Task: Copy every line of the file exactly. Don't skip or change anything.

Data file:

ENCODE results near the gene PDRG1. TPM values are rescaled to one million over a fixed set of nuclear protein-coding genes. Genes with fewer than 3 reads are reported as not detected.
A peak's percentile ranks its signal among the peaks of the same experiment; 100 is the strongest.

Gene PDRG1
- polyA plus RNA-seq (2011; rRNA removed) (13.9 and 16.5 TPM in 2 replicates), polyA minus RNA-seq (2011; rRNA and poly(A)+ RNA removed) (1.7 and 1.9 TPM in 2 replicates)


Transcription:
ENCODE results near the gene PDRG1. TPM values are rescaled to one million over a fixed set of nuclear protein-coding genes. Genes with fewer than 3 reads are reported as not detected.
A peak's percentile ranks its signal among the peaks of the same experiment; 100 is the strongest.

Gene PDRG1
- polyA plus RNA-seq (2011; rRNA removed) (13.9 and 16.5 TPM in 2 replicates), polyA minus RNA-seq (2011; rRNA and poly(A)+ RNA removed) (1.7 and 1.9 TPM in 2 replicates)